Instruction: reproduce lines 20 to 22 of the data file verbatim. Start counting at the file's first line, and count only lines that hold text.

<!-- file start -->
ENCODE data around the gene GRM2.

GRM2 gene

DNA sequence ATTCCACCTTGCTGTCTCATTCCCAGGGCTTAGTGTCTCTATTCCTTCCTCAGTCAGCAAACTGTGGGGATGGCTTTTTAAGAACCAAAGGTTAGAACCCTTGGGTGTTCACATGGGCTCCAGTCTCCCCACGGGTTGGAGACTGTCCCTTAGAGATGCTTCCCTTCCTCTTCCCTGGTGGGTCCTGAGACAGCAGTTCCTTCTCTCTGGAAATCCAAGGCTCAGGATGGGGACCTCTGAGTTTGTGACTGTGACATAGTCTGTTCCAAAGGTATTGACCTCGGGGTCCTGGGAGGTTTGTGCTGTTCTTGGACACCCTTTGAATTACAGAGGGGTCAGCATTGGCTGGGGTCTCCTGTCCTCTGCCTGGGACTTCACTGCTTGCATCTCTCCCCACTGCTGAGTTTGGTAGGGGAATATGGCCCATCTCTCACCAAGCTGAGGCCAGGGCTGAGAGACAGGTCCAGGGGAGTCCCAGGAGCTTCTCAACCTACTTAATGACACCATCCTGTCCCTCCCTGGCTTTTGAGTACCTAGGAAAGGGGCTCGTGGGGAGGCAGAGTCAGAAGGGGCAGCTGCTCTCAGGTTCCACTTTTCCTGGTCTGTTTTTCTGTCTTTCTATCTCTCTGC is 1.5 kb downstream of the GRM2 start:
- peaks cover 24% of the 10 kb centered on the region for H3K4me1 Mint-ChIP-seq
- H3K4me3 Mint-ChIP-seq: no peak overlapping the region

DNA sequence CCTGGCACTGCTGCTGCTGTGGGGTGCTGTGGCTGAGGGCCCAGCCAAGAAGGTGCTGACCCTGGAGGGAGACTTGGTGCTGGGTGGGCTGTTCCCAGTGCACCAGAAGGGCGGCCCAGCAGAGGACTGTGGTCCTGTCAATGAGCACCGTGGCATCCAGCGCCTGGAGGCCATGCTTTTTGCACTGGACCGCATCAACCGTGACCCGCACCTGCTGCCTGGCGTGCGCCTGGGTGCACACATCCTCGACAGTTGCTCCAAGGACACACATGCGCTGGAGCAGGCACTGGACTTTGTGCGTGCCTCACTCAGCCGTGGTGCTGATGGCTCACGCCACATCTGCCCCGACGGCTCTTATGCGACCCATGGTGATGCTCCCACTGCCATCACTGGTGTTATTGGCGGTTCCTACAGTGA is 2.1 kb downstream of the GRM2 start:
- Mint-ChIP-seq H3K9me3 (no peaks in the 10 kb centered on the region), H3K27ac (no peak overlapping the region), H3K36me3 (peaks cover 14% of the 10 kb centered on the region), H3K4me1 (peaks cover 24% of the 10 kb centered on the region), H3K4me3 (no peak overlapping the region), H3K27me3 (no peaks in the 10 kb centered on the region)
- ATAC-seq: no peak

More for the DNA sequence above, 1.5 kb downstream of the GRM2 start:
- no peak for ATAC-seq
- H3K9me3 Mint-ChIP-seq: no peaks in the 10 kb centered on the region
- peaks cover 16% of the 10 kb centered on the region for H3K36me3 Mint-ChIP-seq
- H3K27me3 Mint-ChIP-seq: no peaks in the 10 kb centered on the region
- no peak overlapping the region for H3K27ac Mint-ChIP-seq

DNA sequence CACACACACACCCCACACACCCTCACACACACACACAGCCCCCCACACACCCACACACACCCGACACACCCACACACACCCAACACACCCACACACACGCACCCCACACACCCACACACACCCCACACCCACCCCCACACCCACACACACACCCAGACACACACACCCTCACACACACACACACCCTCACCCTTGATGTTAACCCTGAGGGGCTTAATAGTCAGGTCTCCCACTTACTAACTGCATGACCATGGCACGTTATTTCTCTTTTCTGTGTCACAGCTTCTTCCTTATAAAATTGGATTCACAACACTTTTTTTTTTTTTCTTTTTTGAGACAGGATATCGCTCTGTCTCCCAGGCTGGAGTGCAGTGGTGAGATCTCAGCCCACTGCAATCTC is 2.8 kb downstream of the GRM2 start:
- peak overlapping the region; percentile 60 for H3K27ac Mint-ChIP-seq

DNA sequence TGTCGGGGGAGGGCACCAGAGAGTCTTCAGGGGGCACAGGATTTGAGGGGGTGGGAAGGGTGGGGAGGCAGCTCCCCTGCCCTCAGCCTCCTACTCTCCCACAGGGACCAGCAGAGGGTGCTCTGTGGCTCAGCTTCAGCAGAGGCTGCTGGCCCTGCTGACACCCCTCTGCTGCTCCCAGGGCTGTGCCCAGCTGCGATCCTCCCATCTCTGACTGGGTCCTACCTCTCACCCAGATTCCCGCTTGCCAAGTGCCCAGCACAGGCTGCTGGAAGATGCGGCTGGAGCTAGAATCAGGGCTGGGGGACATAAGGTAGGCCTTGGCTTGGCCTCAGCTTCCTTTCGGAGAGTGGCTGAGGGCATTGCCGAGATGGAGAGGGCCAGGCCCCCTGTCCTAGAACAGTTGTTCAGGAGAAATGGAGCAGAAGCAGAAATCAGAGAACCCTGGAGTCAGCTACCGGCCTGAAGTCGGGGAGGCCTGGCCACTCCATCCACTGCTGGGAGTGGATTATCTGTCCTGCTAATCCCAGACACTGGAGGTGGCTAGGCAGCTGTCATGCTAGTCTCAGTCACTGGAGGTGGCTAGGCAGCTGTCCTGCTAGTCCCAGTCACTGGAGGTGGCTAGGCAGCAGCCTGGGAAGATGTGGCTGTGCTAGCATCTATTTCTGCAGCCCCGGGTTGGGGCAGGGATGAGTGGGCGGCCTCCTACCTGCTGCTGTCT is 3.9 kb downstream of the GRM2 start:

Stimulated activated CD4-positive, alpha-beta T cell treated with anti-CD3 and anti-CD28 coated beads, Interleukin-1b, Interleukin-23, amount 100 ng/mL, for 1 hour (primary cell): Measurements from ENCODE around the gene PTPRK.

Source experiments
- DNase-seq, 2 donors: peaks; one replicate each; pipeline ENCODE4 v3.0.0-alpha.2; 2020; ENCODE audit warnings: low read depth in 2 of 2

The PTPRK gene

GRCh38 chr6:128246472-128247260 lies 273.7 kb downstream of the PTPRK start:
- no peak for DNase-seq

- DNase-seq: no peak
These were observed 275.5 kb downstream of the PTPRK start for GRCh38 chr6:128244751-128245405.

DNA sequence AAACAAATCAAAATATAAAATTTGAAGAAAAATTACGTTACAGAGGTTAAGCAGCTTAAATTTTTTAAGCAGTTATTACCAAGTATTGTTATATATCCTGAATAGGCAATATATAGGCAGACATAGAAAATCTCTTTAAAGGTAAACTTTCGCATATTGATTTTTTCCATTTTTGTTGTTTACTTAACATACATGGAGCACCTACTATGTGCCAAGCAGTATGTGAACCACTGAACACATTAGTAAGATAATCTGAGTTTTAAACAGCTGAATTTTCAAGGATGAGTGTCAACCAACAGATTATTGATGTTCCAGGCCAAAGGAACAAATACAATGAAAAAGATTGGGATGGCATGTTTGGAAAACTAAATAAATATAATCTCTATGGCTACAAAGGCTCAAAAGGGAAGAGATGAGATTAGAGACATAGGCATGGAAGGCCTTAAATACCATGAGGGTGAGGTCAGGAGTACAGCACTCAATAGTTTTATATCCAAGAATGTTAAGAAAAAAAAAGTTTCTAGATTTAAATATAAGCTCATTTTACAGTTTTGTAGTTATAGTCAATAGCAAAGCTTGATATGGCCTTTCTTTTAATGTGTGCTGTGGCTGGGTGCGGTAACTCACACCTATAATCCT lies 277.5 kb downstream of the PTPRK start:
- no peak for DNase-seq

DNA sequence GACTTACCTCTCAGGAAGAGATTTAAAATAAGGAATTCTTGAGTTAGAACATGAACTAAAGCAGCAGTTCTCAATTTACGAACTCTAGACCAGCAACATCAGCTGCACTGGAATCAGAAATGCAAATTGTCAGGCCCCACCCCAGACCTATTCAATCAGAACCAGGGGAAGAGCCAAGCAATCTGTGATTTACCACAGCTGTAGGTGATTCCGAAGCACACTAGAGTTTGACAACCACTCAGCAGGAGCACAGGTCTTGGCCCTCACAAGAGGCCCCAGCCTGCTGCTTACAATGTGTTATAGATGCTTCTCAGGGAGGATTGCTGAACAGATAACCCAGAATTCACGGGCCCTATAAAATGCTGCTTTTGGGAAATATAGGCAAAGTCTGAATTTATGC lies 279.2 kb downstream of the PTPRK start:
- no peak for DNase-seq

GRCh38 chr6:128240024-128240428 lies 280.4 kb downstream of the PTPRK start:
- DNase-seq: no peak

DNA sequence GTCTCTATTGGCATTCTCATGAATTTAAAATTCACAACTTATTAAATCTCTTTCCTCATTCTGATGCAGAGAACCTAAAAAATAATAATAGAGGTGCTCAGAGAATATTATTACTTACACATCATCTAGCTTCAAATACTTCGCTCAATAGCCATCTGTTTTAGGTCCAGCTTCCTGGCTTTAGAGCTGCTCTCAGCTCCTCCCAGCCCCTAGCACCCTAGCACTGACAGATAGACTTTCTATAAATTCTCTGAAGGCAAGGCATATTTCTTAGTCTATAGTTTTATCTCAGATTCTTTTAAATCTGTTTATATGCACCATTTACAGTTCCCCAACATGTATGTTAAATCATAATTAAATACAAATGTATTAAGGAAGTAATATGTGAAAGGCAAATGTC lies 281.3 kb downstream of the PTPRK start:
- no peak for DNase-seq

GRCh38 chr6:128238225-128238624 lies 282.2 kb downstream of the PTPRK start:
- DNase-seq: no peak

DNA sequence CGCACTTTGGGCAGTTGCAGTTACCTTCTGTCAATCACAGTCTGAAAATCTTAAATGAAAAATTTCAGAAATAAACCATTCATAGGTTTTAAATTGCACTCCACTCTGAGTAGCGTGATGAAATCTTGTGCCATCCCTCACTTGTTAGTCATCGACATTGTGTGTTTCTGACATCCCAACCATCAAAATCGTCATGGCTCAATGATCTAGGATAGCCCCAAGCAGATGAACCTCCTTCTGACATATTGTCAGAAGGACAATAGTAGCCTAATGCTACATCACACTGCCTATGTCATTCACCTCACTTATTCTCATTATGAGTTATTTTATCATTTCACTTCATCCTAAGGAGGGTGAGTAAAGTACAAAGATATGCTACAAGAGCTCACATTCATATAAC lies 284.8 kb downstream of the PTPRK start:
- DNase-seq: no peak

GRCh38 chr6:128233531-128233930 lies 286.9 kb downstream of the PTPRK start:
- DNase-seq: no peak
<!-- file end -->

- DNase-seq, 2 donors: peaks; one replicate each; pipeline ENCODE4 v3.0.0-alpha.2; 2020; ENCODE audit warnings: low read depth in 2 of 2

The PTPRK gene

GRCh38 chr6:128246472-128247260 lies 273.7 kb downstream of the PTPRK start: